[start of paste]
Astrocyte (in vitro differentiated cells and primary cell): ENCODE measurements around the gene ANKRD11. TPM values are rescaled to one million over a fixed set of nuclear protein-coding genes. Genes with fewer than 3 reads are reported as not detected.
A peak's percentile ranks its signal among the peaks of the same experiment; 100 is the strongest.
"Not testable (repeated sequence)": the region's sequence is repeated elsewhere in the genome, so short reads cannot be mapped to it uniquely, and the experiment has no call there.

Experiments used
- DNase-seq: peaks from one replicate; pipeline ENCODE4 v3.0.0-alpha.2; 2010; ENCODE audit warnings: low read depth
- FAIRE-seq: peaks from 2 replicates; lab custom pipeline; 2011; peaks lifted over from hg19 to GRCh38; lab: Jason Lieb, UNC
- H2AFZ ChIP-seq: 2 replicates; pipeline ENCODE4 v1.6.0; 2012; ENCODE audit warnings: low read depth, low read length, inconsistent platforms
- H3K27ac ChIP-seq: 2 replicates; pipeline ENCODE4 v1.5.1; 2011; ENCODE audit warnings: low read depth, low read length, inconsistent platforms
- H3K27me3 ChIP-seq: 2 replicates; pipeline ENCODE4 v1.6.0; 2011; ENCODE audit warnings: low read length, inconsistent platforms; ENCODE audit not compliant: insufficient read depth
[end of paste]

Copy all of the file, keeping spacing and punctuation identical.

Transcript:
Astrocyte (in vitro differentiated cells and primary cell): ENCODE measurements around the gene ANKRD11. TPM values are rescaled to one million over a fixed set of nuclear protein-coding genes. Genes with fewer than 3 reads are reported as not detected.
A peak's percentile ranks its signal among the peaks of the same experiment; 100 is the strongest.
"Not testable (repeated sequence)": the region's sequence is repeated elsewhere in the genome, so short reads cannot be mapped to it uniquely, and the experiment has no call there.

Experiments used
- DNase-seq: peaks from one replicate; pipeline ENCODE4 v3.0.0-alpha.2; 2010; ENCODE audit warnings: low read depth
- FAIRE-seq: peaks from 2 replicates; lab custom pipeline; 2011; peaks lifted over from hg19 to GRCh38; lab: Jason Lieb, UNC
- H2AFZ ChIP-seq: 2 replicates; pipeline ENCODE4 v1.6.0; 2012; ENCODE audit warnings: low read depth, low read length, inconsistent platforms
- H3K27ac ChIP-seq: 2 replicates; pipeline ENCODE4 v1.5.1; 2011; ENCODE audit warnings: low read depth, low read length, inconsistent platforms
- H3K27me3 ChIP-seq: 2 replicates; pipeline ENCODE4 v1.6.0; 2011; ENCODE audit warnings: low read length, inconsistent platforms; ENCODE audit not compliant: insufficient read depth